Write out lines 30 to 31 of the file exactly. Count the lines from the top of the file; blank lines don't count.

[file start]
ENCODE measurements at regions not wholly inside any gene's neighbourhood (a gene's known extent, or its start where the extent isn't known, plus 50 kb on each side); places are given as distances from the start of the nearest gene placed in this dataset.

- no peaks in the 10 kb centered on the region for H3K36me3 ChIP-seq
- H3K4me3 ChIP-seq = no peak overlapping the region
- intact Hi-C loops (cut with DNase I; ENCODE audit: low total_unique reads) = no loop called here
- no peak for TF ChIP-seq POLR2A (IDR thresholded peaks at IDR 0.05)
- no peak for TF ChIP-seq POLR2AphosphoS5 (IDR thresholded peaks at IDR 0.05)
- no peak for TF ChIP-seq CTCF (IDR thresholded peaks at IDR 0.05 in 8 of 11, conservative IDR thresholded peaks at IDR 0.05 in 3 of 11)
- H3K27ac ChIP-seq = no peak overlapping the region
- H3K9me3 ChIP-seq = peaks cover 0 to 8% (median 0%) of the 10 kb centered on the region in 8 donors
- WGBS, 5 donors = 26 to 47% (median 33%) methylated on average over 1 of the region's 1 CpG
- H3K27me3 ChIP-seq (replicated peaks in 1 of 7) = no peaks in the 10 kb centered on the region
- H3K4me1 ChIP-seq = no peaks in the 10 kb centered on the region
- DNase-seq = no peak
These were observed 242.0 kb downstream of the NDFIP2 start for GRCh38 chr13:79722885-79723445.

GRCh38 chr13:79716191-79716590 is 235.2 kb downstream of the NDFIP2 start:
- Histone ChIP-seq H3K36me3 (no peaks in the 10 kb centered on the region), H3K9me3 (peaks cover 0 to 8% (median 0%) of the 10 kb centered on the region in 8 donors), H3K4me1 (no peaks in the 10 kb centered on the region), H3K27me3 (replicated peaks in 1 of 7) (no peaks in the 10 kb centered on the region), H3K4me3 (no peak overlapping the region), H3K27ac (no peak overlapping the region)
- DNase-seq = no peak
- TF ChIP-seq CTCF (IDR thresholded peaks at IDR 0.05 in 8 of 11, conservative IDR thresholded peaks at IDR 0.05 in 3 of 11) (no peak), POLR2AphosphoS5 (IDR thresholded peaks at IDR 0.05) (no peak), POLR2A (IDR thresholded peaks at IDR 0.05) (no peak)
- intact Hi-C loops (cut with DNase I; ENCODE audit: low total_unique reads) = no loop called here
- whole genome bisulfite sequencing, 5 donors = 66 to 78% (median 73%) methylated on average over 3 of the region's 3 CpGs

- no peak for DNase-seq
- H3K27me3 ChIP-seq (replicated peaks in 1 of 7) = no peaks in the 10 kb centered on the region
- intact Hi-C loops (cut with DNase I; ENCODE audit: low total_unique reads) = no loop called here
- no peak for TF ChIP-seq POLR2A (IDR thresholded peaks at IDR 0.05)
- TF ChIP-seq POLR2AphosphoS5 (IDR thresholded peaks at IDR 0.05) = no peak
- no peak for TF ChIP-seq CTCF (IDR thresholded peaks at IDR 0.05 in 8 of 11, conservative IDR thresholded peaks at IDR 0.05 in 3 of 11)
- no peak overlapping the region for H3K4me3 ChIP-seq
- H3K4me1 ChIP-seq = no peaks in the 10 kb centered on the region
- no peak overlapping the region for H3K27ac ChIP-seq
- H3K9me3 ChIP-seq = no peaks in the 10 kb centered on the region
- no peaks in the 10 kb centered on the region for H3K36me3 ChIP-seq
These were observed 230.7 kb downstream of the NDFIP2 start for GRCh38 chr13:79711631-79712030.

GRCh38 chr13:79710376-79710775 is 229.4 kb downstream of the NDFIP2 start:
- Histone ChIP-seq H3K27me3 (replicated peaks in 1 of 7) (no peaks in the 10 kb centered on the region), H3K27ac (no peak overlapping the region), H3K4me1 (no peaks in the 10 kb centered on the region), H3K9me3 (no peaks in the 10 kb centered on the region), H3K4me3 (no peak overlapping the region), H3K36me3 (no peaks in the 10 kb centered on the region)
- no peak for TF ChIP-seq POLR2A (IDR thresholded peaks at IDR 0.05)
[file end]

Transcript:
- H3K9me3 ChIP-seq = no peaks in the 10 kb centered on the region
- no peaks in the 10 kb centered on the region for H3K36me3 ChIP-seq